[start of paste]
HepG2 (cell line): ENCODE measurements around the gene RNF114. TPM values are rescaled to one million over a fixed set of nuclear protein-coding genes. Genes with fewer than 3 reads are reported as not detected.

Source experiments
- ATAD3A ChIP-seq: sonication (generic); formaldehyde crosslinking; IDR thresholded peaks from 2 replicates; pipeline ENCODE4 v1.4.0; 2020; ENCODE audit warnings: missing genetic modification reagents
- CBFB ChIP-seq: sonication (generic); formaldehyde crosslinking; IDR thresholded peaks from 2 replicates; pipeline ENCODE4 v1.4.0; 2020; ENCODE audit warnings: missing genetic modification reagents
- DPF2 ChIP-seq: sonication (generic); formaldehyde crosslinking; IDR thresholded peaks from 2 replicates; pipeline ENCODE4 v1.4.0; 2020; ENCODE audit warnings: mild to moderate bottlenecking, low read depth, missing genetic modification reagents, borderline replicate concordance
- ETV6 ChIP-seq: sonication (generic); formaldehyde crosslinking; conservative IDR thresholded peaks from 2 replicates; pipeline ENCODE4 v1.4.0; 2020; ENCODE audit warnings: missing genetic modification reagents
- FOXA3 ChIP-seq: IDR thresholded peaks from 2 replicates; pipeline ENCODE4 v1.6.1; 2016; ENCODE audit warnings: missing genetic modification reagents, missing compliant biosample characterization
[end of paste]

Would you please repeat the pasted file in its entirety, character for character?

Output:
HepG2 (cell line): ENCODE measurements around the gene RNF114. TPM values are rescaled to one million over a fixed set of nuclear protein-coding genes. Genes with fewer than 3 reads are reported as not detected.

Source experiments
- ATAD3A ChIP-seq: sonication (generic); formaldehyde crosslinking; IDR thresholded peaks from 2 replicates; pipeline ENCODE4 v1.4.0; 2020; ENCODE audit warnings: missing genetic modification reagents
- CBFB ChIP-seq: sonication (generic); formaldehyde crosslinking; IDR thresholded peaks from 2 replicates; pipeline ENCODE4 v1.4.0; 2020; ENCODE audit warnings: missing genetic modification reagents
- DPF2 ChIP-seq: sonication (generic); formaldehyde crosslinking; IDR thresholded peaks from 2 replicates; pipeline ENCODE4 v1.4.0; 2020; ENCODE audit warnings: mild to moderate bottlenecking, low read depth, missing genetic modification reagents, borderline replicate concordance
- ETV6 ChIP-seq: sonication (generic); formaldehyde crosslinking; conservative IDR thresholded peaks from 2 replicates; pipeline ENCODE4 v1.4.0; 2020; ENCODE audit warnings: missing genetic modification reagents
- FOXA3 ChIP-seq: IDR thresholded peaks from 2 replicates; pipeline ENCODE4 v1.6.1; 2016; ENCODE audit warnings: missing genetic modification reagents, missing compliant biosample characterization